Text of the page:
FOSSEE Summer Fellowship 2020 - Blockchain

Screening Task: Python Test and Debugging Smart Contracts in Solidity

NOTE: This task has been divided in two parts. It is mandatory to complete both the parts as described below for this screening task to be considered as completed. Both the parts are independent of each other, so you can attempt either of them first.

Part A:  Online Test on Python

  • The test will be available starting from 15th January 2020 
  • Go to https://yaksh.fossee.in/exam
  • Click on New User - Sign Up Button and register using the same Email as used on Moodle
  • In the Search Course Text box, Type in blkchain2020 and click on the Search button
  • You will be able to see the course “Blockchain 2020”
  • Click on the Enroll button beside the Course Name
  • Click on the Start Button
  • On the Course Modules Details Page, click on Start beside the First Task - Python Test Module.
  • On the Module Page, you can start the test by clicking on the Green Start Button

Important Note:

  • The test can be taken at any time/day from 15th January 2020 to 25th February 2020
  • The test has a duration of 45 minutes
  • The test consists of 5 Questions
  • Each Question is a Coding Question which you have to answer using Python Code.
  • Do not attempt to copy, cheat or Google your answers as all submissions are recorded and validated.
  • The test can only be attempted once, candidates will not be allowed to attempt the Quiz more than once under any circumstances
  • The Quiz is completely online and hence you are requested to attempt the Quiz while in a comfortable place with good Internet Connection (Issues arising due to Bad Internet Connection will not be entertained)

Part B: Debugging Smart Contracts in Solidity

In this screening task we are going to look at your troubleshooting, debugging, explaining and overall Solidity skills. Below are three Solidity contracts. Each of them has one or more bugs, programming errors, security vulnerabilities in it, or perhaps even something that we overlooked. Do not stop at the first error you find. That might for instance mean that types are being wrongly cast, values are not being checked, variables not being handled properly or the functioning of the contract would in some edge cases not work as expected. Or anything else really. Feel free to use any tools, such as browser solidity, but work on your own. Do not believe that they are ranked in ascending order of difficulty.

Submission Procedure:

Please describe as good as you can the bug(s), and point out solutions on how they could be fixed. Do not just drop "fixed" contracts, we want to see your thought process. Please write all your answers in a single Markdown file named after your username ex: Parag_Tiwari.md, which you then upload on moodle. Write your name and email id at the top to further reduce the risk of mis-attribution.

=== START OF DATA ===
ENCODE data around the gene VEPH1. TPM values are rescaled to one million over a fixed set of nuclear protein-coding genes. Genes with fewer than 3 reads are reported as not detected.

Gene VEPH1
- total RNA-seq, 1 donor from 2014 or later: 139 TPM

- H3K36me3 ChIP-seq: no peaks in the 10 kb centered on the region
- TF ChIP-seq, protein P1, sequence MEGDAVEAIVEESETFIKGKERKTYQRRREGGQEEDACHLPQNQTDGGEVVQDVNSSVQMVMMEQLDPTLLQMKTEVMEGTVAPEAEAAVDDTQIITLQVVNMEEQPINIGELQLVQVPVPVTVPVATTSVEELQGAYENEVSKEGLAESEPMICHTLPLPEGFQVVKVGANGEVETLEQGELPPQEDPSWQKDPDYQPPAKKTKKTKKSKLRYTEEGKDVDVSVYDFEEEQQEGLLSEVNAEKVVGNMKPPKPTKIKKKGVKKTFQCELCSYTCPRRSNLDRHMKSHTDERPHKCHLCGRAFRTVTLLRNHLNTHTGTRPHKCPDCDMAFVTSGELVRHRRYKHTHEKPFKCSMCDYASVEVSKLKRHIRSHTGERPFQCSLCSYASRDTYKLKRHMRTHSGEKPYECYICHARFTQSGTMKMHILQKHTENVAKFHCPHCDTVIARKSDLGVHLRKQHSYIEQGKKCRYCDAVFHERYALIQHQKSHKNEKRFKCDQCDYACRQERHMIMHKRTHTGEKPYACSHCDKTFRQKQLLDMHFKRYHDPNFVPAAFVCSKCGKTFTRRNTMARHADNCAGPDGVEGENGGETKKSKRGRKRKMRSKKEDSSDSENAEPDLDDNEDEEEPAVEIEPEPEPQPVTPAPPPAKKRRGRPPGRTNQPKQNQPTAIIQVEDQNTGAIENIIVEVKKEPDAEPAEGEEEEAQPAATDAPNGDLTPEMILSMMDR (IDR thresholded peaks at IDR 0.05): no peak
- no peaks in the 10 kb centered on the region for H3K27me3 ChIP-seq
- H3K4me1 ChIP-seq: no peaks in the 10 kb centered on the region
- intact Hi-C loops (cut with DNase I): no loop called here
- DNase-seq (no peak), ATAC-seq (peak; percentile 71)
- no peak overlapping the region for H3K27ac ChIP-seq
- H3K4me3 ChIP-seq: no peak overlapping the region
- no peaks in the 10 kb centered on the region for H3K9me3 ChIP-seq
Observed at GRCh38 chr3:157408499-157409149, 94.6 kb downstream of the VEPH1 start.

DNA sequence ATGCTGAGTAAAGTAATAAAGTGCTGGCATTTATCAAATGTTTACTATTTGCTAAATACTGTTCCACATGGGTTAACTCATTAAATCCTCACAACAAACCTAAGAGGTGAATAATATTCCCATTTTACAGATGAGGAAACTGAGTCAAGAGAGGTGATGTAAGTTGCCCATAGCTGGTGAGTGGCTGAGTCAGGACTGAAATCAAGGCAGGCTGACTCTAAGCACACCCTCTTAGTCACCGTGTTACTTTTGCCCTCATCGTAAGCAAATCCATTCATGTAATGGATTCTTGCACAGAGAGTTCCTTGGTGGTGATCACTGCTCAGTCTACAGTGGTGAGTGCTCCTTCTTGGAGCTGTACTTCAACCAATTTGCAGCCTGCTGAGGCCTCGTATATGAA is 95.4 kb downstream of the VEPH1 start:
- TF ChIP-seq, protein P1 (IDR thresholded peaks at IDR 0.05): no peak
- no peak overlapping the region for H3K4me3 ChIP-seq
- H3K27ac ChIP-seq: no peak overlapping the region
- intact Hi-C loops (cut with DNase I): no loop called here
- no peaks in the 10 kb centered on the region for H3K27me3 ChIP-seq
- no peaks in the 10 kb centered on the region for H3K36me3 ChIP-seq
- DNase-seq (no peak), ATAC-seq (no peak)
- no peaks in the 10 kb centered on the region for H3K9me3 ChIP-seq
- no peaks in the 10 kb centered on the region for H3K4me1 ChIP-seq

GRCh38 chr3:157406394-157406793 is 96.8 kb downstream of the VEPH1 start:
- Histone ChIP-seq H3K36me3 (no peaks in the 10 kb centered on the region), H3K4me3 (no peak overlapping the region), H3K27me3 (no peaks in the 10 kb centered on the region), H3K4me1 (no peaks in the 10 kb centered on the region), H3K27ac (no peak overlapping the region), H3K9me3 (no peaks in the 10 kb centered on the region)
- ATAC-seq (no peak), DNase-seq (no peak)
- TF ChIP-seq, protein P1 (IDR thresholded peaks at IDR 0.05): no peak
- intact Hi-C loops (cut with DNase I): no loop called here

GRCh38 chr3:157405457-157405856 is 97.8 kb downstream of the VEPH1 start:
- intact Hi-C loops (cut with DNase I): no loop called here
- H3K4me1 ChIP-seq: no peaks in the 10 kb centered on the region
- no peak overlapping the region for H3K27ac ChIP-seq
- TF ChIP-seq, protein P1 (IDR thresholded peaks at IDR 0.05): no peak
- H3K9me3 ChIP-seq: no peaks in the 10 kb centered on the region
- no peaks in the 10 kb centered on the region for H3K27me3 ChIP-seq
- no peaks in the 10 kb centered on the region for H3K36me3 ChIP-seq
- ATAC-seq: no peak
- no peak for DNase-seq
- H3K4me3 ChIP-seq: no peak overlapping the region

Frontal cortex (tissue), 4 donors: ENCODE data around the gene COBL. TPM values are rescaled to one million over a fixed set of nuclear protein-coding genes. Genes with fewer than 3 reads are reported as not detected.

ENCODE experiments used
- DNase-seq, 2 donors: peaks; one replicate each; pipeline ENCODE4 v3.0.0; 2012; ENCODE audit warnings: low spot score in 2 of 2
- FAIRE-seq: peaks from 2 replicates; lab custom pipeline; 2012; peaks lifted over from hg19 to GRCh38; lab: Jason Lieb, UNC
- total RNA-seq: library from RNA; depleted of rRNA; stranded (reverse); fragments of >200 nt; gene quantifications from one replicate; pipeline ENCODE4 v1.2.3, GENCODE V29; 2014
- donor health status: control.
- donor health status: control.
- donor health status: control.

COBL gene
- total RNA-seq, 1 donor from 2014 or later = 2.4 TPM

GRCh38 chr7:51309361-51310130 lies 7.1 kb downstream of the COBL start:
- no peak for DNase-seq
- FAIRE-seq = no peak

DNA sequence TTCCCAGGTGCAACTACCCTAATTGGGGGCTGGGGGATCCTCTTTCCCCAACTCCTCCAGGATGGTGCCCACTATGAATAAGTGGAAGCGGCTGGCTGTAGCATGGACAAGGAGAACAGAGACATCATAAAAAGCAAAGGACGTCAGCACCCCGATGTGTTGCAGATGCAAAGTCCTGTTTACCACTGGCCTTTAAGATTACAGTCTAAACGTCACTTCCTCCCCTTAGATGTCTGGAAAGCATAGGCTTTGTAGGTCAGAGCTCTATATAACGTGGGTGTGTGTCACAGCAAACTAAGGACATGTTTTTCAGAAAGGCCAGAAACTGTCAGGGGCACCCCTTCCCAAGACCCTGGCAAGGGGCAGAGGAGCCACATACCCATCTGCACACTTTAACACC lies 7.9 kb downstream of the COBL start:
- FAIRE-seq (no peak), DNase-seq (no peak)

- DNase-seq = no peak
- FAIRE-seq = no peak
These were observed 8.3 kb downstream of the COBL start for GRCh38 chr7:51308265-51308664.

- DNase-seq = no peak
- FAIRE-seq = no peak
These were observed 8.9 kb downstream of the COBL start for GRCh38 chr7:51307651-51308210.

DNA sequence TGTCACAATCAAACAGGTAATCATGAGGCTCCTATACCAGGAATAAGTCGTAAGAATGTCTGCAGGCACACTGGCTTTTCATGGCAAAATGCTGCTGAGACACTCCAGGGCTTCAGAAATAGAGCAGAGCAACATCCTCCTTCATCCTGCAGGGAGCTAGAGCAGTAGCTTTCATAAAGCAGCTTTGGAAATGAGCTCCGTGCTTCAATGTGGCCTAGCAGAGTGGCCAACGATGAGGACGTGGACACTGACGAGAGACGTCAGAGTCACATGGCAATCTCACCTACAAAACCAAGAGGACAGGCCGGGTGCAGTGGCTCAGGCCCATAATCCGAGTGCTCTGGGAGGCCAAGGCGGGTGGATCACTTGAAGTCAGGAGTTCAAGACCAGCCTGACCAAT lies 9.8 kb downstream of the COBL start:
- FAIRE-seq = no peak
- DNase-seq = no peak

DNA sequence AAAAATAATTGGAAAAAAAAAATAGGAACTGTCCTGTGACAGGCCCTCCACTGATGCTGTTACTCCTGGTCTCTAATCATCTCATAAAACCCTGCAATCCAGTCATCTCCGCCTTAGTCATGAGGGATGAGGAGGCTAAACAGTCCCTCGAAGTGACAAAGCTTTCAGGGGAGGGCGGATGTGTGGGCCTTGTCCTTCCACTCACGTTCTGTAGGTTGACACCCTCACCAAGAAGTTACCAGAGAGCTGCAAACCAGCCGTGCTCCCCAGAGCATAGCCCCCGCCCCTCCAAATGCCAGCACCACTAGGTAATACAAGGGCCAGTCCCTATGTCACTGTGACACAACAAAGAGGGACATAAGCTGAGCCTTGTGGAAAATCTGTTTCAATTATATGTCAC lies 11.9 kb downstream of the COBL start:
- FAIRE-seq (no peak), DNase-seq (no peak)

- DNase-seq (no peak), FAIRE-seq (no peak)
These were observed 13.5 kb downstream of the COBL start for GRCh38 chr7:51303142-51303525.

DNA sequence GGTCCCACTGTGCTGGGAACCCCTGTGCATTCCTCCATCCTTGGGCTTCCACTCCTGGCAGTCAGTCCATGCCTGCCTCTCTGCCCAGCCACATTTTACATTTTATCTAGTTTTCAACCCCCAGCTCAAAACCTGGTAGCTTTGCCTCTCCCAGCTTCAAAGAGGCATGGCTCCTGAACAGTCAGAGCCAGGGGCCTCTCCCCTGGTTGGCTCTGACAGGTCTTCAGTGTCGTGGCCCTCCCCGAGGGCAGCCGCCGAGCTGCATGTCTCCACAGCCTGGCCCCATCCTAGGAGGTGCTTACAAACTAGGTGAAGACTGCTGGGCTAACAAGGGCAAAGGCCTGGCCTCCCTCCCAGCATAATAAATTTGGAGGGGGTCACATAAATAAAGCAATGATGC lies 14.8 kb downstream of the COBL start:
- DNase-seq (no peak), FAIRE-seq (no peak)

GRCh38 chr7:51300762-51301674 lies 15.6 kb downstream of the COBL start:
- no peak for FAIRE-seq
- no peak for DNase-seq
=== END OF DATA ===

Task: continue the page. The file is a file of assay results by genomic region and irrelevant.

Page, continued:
Exercise 1

In this contract, the specs are such that value that is sent by the owner is being stored only if it is sent by the owner. It is returned in full when the contract is destroyed after the owner, and only the owner, sends the password to the kill function. This contract has already been deployed, so keep the pragma as it is.

pragma solidity 0.4.19;

contract PiggyBank {

    address owner;

    uint248 balance;

    bytes32 hashedPassword;

    function piggyBank(bytes32 _hashedPassword) {

        owner = msg.sender;

        balance += uint248(msg.value);

        hashedPassword = _hashedPassword;

    }

    function () payable {

        if (msg.sender != owner) revert();

        balance += uint248(msg.value);

    }

    function kill(bytes32 password) {

        if (keccak256(owner, password) != hashedPassword) revert();

        selfdestruct(owner);

    }

}

Exercise 2

In this contract, a shop system processes a payment, sends the payment to a wallet contract and then instructs the warehouse to ship the purchase. What could go wrong?

pragma solidity ^0.4.5;

interface WarehouseI {

    function setDeliveryAddress(string where);

    function ship(uint id, address customer) returns (bool handled);

}

contract Store {

    address wallet;

    WarehouseI warehouse;

    function Store(address _wallet, address _warehouse) {

        wallet = _wallet;

        warehouse = WarehouseI(_warehouse);

    }

    function purchase(uint id) returns (bool success) {

        wallet.send(msg.value);

        return warehouse.ship(id, msg.sender);

    }

}

Exercise 3

In this contract, every value sent to the fallback function is supposed to be equally split between account one, account two and the contract itself. Beside finding out problems with it, how could an attacker game this contract and what would be the end result? Additionally, please provide a working example of an attacker.

pragma solidity ^0.4.9;

contract Splitter {

    address one;

    address two;

    function Splitter(address _two) {

        if (msg.value > 0) revert();

        one = msg.sender;

        two = _two;

    }

    function () payable {

        uint amount = address(this).balance / 3;

        require(one.call.value(amount)());

        require(two.call.value(amount)());

    }

}

Resources to learn Solidity:

  1. Solidity — Solidity 0.5.3 documentation
  2. Solidity in Depth — Solidity 0.6.1 documentation
  3. Solidity by Example — Solidity 0.5.3 documentation

Evaluation Criteria :

  1. Successfully passing the FOSSEE Fellowship Python Test
  2. Debugging Smart Contracts submissions will be evaluated for correctness and uniqueness and top entries will be shortlisted.

Submission Interface:

  1. Login to https://courses.fossee.in/ using your registered credentials.
  2. Click on Blockchain 2020 available under Courses page.

For any queries, mail to "fossee.blockchain[at]gmail[dot]com" with subject line as "FOSSEE Fellowship 2020-Blockchain"